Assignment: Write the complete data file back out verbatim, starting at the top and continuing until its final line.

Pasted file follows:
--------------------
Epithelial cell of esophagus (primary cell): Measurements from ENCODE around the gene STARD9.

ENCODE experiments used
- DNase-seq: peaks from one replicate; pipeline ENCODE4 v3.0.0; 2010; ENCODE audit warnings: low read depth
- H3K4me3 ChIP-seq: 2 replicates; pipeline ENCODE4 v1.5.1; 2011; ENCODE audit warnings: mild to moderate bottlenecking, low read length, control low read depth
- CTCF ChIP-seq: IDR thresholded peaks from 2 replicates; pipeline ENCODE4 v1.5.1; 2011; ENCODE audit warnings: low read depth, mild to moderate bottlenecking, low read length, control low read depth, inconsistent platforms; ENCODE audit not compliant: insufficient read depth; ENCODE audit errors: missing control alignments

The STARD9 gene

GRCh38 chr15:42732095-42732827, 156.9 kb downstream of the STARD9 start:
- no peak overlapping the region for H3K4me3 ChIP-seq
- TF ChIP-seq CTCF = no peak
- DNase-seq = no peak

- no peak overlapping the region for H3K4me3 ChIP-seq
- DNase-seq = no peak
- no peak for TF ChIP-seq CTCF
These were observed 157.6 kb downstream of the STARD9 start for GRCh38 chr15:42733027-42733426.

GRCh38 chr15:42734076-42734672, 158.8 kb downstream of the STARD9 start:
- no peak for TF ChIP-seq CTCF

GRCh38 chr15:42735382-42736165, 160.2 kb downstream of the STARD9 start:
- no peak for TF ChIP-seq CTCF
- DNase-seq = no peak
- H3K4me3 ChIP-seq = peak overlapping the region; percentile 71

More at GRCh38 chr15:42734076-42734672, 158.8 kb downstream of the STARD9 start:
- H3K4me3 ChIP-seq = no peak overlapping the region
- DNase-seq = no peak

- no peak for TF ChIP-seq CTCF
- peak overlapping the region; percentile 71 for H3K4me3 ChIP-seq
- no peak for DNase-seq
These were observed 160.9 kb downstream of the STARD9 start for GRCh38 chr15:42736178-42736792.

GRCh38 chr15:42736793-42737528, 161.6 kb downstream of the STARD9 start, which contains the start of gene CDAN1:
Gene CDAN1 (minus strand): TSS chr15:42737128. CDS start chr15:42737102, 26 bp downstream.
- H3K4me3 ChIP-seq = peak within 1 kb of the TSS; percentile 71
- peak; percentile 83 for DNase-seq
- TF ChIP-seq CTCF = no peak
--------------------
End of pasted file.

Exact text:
Epithelial cell of esophagus (primary cell): Measurements from ENCODE around the gene STARD9.

ENCODE experiments used
- DNase-seq: peaks from one replicate; pipeline ENCODE4 v3.0.0; 2010; ENCODE audit warnings: low read depth
- H3K4me3 ChIP-seq: 2 replicates; pipeline ENCODE4 v1.5.1; 2011; ENCODE audit warnings: mild to moderate bottlenecking, low read length, control low read depth
- CTCF ChIP-seq: IDR thresholded peaks from 2 replicates; pipeline ENCODE4 v1.5.1; 2011; ENCODE audit warnings: low read depth, mild to moderate bottlenecking, low read length, control low read depth, inconsistent platforms; ENCODE audit not compliant: insufficient read depth; ENCODE audit errors: missing control alignments

The STARD9 gene

GRCh38 chr15:42732095-42732827, 156.9 kb downstream of the STARD9 start:
- no peak overlapping the region for H3K4me3 ChIP-seq
- TF ChIP-seq CTCF = no peak
- DNase-seq = no peak

- no peak overlapping the region for H3K4me3 ChIP-seq
- DNase-seq = no peak
- no peak for TF ChIP-seq CTCF
These were observed 157.6 kb downstream of the STARD9 start for GRCh38 chr15:42733027-42733426.

GRCh38 chr15:42734076-42734672, 158.8 kb downstream of the STARD9 start:
- no peak for TF ChIP-seq CTCF

GRCh38 chr15:42735382-42736165, 160.2 kb downstream of the STARD9 start:
- no peak for TF ChIP-seq CTCF
- DNase-seq = no peak
- H3K4me3 ChIP-seq = peak overlapping the region; percentile 71

More at GRCh38 chr15:42734076-42734672, 158.8 kb downstream of the STARD9 start:
- H3K4me3 ChIP-seq = no peak overlapping the region
- DNase-seq = no peak

- no peak for TF ChIP-seq CTCF
- peak overlapping the region; percentile 71 for H3K4me3 ChIP-seq
- no peak for DNase-seq
These were observed 160.9 kb downstream of the STARD9 start for GRCh38 chr15:42736178-42736792.

GRCh38 chr15:42736793-42737528, 161.6 kb downstream of the STARD9 start, which contains the start of gene CDAN1:
Gene CDAN1 (minus strand): TSS chr15:42737128. CDS start chr15:42737102, 26 bp downstream.
- H3K4me3 ChIP-seq = peak within 1 kb of the TSS; percentile 71
- peak; percentile 83 for DNase-seq
- TF ChIP-seq CTCF = no peak